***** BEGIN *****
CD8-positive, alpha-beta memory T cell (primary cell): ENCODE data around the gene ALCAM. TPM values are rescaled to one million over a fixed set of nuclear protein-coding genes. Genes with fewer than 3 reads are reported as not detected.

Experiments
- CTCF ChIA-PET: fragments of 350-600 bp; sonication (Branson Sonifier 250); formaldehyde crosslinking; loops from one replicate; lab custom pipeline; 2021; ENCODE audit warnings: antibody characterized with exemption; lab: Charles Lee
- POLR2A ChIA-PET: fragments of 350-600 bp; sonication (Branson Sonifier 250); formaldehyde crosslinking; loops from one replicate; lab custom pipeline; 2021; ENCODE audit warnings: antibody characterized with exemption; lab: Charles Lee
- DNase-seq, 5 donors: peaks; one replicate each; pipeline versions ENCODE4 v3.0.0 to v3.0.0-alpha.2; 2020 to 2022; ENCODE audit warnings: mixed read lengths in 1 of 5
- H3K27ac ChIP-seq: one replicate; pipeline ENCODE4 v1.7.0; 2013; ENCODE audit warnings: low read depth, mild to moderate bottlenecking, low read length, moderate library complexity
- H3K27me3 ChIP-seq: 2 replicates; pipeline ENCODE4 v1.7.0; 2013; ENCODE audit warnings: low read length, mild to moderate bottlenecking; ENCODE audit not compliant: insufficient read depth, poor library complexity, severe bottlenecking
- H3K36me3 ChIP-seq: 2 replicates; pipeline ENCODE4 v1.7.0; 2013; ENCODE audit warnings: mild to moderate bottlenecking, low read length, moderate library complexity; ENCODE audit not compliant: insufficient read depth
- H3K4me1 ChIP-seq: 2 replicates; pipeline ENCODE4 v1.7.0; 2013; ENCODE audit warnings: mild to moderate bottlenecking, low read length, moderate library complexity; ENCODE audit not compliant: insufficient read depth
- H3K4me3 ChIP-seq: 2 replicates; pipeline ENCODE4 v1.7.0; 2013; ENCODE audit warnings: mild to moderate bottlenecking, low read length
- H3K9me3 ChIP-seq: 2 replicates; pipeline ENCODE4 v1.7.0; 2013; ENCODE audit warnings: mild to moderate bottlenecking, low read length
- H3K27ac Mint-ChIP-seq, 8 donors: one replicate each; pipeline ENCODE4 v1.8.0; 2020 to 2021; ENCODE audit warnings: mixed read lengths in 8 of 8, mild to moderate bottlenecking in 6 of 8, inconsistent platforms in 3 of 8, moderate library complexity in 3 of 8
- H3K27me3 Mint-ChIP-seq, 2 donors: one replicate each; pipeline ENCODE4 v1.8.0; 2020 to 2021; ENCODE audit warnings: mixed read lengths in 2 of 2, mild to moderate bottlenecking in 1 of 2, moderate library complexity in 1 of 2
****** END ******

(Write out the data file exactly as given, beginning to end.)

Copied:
CD8-positive, alpha-beta memory T cell (primary cell): ENCODE data around the gene ALCAM. TPM values are rescaled to one million over a fixed set of nuclear protein-coding genes. Genes with fewer than 3 reads are reported as not detected.

Experiments
- CTCF ChIA-PET: fragments of 350-600 bp; sonication (Branson Sonifier 250); formaldehyde crosslinking; loops from one replicate; lab custom pipeline; 2021; ENCODE audit warnings: antibody characterized with exemption; lab: Charles Lee
- POLR2A ChIA-PET: fragments of 350-600 bp; sonication (Branson Sonifier 250); formaldehyde crosslinking; loops from one replicate; lab custom pipeline; 2021; ENCODE audit warnings: antibody characterized with exemption; lab: Charles Lee
- DNase-seq, 5 donors: peaks; one replicate each; pipeline versions ENCODE4 v3.0.0 to v3.0.0-alpha.2; 2020 to 2022; ENCODE audit warnings: mixed read lengths in 1 of 5
- H3K27ac ChIP-seq: one replicate; pipeline ENCODE4 v1.7.0; 2013; ENCODE audit warnings: low read depth, mild to moderate bottlenecking, low read length, moderate library complexity
- H3K27me3 ChIP-seq: 2 replicates; pipeline ENCODE4 v1.7.0; 2013; ENCODE audit warnings: low read length, mild to moderate bottlenecking; ENCODE audit not compliant: insufficient read depth, poor library complexity, severe bottlenecking
- H3K36me3 ChIP-seq: 2 replicates; pipeline ENCODE4 v1.7.0; 2013; ENCODE audit warnings: mild to moderate bottlenecking, low read length, moderate library complexity; ENCODE audit not compliant: insufficient read depth
- H3K4me1 ChIP-seq: 2 replicates; pipeline ENCODE4 v1.7.0; 2013; ENCODE audit warnings: mild to moderate bottlenecking, low read length, moderate library complexity; ENCODE audit not compliant: insufficient read depth
- H3K4me3 ChIP-seq: 2 replicates; pipeline ENCODE4 v1.7.0; 2013; ENCODE audit warnings: mild to moderate bottlenecking, low read length
- H3K9me3 ChIP-seq: 2 replicates; pipeline ENCODE4 v1.7.0; 2013; ENCODE audit warnings: mild to moderate bottlenecking, low read length
- H3K27ac Mint-ChIP-seq, 8 donors: one replicate each; pipeline ENCODE4 v1.8.0; 2020 to 2021; ENCODE audit warnings: mixed read lengths in 8 of 8, mild to moderate bottlenecking in 6 of 8, inconsistent platforms in 3 of 8, moderate library complexity in 3 of 8
- H3K27me3 Mint-ChIP-seq, 2 donors: one replicate each; pipeline ENCODE4 v1.8.0; 2020 to 2021; ENCODE audit warnings: mixed read lengths in 2 of 2, mild to moderate bottlenecking in 1 of 2, moderate library complexity in 1 of 2